Via Garibaldi it is one of the most impressive streets in Genova. Formerly known as Strada Nuova, it was built in the sixteenth century and is an outstanding example of urban planning. You can admire palaces including the Palazzo Bianco, Palazzo Rosso and Palazzo Tursi. Today, these houses have been converted into museums or entrusted to private institutions to share and protect this heritage.
Savona is cool. It is a very well maintained with great tourist spots and other fun things to see. It's certainly best to be lost in the old city. It is next to the port, it hasn't been lost. Its streets are narrow, lined with shops and stone walls. When I was lucky enough to go early, at no more 11 in the morning, the shops were opening. There were bakeries, fresh pasta to eat that day, cafes, clothing stores and a lot of charm. Here is where the Cathedral of the Assumption and the Sistine Chapel of Savona, only next to the Sistine Chapel in the Vatican.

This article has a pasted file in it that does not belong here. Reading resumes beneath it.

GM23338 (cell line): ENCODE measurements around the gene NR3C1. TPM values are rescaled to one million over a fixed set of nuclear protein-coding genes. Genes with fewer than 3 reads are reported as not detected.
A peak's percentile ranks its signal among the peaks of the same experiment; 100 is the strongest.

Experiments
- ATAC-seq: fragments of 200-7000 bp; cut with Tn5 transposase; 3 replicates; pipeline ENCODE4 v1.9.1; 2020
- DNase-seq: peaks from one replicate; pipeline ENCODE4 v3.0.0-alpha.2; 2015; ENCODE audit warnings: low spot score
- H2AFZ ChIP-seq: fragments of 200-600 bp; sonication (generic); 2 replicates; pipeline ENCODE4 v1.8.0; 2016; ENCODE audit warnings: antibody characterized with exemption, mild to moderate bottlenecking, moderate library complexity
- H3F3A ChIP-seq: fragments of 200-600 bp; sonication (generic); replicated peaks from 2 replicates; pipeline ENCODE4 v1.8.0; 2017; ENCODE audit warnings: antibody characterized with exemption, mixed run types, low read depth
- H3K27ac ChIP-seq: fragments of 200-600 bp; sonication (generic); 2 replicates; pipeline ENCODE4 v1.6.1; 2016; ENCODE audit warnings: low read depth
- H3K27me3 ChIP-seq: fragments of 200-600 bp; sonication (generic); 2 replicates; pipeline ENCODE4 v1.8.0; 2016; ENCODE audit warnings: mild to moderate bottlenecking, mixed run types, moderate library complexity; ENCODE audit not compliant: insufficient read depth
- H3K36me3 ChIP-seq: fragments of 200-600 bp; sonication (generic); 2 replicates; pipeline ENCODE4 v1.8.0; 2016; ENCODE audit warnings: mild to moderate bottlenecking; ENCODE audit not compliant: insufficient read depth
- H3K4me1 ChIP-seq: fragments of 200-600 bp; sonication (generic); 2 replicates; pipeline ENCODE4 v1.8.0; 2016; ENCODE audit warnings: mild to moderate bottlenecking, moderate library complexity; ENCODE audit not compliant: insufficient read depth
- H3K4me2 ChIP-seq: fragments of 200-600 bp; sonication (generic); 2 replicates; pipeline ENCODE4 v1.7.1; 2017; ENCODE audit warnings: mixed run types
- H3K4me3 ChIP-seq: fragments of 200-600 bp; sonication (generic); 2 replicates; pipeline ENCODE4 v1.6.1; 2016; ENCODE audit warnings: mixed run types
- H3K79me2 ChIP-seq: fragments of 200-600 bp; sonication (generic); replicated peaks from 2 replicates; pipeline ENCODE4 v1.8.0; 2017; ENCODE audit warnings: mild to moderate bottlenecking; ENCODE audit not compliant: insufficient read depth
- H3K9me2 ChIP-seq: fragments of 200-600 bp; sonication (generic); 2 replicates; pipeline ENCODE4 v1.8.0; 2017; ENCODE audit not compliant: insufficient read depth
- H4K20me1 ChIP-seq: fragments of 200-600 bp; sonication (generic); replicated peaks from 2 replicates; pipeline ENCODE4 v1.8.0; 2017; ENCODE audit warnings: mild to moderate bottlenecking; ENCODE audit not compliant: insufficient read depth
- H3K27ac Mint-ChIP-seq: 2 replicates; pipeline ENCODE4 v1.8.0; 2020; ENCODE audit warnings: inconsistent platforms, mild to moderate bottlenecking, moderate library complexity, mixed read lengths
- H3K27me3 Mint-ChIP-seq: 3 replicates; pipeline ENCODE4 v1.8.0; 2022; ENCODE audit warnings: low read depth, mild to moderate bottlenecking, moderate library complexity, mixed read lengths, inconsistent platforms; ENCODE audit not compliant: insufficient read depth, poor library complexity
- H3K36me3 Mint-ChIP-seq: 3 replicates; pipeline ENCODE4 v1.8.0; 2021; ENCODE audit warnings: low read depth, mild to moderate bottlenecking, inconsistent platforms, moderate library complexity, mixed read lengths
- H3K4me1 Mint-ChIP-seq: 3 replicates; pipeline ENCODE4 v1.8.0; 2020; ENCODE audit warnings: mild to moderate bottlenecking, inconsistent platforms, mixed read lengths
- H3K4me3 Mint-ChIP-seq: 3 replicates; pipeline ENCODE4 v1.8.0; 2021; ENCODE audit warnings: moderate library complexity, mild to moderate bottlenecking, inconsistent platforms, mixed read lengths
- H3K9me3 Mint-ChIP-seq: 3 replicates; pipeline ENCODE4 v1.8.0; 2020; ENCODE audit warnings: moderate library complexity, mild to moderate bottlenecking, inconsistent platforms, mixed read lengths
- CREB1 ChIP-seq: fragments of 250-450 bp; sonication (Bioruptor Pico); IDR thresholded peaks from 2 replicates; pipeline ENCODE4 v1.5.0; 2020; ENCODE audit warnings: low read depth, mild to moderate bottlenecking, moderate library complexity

I spent two weeks studying Italian in Genoa, and took advantage of the chance to explore the city every afternoon after classes finished. My school was very close to the historic centre, so I loved getting lost among the narrow alleys. You don't know which way to turn: at any moment, you might find priceless fragments of art, and of course, the deeper you go, the more you find. What better way to get to know a city than by getting lost?
The Via de San Lorenzo is one of the main arteries of the city of Genoa, and leads directly to the San Lorenzo Cathedral and square. The layout of this path is very old, and you can see where the street was redeveloped, as archaeological remains were found more than 3000 years ago. Via San Lorenzo divides the old town into two parts, and is always busy with tourists as it connects the Piazza Matteotti, the Ducal Palace, and the Old Port area. At night, it is a very busy place, and great to go if you fancy a drink in one of the many pubs.